I have messed up more times than I can count. So it’s easy to fall into an ‘it’s just like me’ trap.
But live there and soon you’ll lose your courage to correct, to learn, to master a new skill and even to change.
Want a bridge? Try this.
Tell yourself, “I’ve made this mistake before, but I don’t need to live here. What can I do to help me grow?
4. This ALWAYS happens
You always lose good staff.
The numbers always go down at this time of year.
You always end up screwing up relationships like this.
You always end up fixing other people’s work.
Want out of that. Make always a stop-sign. The moment you think always, stop, reflect, even pray and ask yourself WHY.
Maybe it’s true that things always turn out that way for you.
But just because something’s been true in the past doesn’t mean it needs to be true in the future.
Look back at the patterns, declare it a new day and try something different.
You’ll break patterns you thought were unbreakable.
5. I should just quit
I’ll die on this hill if I have to, but here’s what I’m convinced of: too many leaders quit moments before their critical breakthrough.
So many leaders declare it over long before God declares it over. And that’s a huge mistake.
Should you ever leave things or quit things? Sure! I’ve left many things in my life.
But it’s always a mistake when you quit because you’re discouraged. When you’re convinced you’re washed up.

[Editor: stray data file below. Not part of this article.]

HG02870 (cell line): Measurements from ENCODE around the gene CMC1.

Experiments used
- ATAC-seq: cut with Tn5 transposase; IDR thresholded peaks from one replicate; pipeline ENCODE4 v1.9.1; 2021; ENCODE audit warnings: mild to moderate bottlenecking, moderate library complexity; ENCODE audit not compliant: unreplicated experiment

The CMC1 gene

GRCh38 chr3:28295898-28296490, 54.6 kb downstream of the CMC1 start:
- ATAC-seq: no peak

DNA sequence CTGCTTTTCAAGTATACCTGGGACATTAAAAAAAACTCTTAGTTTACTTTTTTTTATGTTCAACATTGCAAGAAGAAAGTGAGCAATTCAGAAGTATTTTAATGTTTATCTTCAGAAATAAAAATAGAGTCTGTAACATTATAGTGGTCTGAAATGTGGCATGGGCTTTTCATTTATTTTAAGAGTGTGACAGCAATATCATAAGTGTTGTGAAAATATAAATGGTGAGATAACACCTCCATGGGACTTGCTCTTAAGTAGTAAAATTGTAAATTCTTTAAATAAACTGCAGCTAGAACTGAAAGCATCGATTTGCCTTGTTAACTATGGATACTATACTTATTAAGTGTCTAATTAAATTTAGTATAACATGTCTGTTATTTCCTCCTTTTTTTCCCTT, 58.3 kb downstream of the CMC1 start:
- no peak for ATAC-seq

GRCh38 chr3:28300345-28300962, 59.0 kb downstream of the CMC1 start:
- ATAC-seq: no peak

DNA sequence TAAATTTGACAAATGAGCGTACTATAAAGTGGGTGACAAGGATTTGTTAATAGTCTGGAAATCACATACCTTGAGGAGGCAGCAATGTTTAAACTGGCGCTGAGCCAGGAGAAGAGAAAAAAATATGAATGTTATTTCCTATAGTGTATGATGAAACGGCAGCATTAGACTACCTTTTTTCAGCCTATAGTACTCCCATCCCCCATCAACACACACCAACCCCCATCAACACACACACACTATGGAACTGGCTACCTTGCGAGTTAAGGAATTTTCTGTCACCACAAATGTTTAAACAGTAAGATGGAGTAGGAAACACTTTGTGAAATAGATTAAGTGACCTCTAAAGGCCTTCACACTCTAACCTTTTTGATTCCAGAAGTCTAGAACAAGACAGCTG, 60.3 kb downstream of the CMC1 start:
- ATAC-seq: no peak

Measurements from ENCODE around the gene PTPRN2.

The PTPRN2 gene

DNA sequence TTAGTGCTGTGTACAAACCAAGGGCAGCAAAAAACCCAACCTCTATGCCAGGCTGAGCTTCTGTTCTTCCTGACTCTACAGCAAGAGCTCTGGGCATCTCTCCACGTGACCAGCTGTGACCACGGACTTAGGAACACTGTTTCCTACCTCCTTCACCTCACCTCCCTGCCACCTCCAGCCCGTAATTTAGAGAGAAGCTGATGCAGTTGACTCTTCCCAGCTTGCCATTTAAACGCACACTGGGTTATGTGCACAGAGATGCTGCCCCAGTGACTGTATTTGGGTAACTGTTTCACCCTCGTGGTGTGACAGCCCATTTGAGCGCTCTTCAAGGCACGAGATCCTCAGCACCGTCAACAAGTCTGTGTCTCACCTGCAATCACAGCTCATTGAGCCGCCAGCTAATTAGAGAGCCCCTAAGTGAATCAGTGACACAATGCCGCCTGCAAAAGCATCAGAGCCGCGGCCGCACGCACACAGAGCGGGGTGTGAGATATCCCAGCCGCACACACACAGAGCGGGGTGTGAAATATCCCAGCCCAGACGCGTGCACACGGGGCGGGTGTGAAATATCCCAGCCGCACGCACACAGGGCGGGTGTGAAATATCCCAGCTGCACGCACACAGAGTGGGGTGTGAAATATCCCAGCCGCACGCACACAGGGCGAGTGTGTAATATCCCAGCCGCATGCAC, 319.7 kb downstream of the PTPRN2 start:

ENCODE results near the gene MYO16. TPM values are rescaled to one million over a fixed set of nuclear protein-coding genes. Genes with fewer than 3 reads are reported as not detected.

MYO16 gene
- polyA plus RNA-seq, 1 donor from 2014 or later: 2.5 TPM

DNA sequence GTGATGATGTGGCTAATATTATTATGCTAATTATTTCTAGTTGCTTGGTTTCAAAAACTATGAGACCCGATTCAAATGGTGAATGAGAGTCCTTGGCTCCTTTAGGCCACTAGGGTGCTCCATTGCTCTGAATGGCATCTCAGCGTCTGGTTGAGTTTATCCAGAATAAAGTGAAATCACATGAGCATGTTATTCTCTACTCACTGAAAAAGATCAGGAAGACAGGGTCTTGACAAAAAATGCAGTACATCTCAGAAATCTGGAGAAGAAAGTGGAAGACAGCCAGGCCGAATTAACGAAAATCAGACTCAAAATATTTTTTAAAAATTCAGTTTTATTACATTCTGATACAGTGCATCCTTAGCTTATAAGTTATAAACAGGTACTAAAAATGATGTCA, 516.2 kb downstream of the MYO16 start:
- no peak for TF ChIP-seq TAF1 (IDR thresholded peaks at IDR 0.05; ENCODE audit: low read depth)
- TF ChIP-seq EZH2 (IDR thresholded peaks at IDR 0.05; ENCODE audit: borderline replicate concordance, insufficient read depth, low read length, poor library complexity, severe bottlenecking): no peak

Need to leave something?
Quit on a good day. After much prayer and wise counsel.
The problem most leaders have? They quit on a bad day, with little consultation other than fellow miserable people.
Don’t abandon your calling. God hasn’t.
Care about issues like the ones I cover in this post?
My new book, Didn’t See It Coming, tackles issues like this because I think they’re so critical to many people.
Didn’t See it Coming answers the question, “Why do so many skilled and competent leaders who mean well end up cynical, compromised, disconnected and feeling empty?”
In the book, I show you how to spot cynicism, compromise, disconnectedness, irrelevance, pride, burnout and emptiness long before they capture your soul.
I also outline the keys to breaking free and finding your heart and passion again, so you can be more alive and vibrant at 40 than you were at 30, or more curious and engaged at 70 than you were at 40.
I really do believe this book could change your life. Here are some responses from a few of my friends that have already read the book:
“You have to read this book. Carey Nieuwhof is one uncommonly perceptive and generous guide.”
—Ann Voskamp, author of New York Times bestsellers The Broken Way and One Thousand Gifts
“If you’re looking for gentle, empathetic life coaching from a Christian perspective, this book is sure to help you.”
—Daniel H. Pink, author of New York Times bestsellers When and Drive
“Nieuwhof’s new book…pierces the heart.”
—Nancy Duarte, best-selling author and CEO of Duarte Inc.
“A powerful, personal, and highly readable book.”
—Brian Houston, global senior pastor of Hillsong Church and author of There Is More
“There is something powerful…here.”
—Andy Stanley, author, communicator, and founder of North Point Ministries
“Carey isn’t just a great lawyer; he’s a wise friend. This is a practical book about navigating your life.”
—Bob Goff, author of New York Times bestsellers Love Does and Everybody, Always
“Carey points leaders to some very important areas to observe.”
—Dr. Henry Cloud, leadership consultant and author of The Power of the Other
What Do You Tell Yourself?
What conversations show up in your mind? And what do you do about them?
I’d love to hear from you. Scroll down and leave a comment!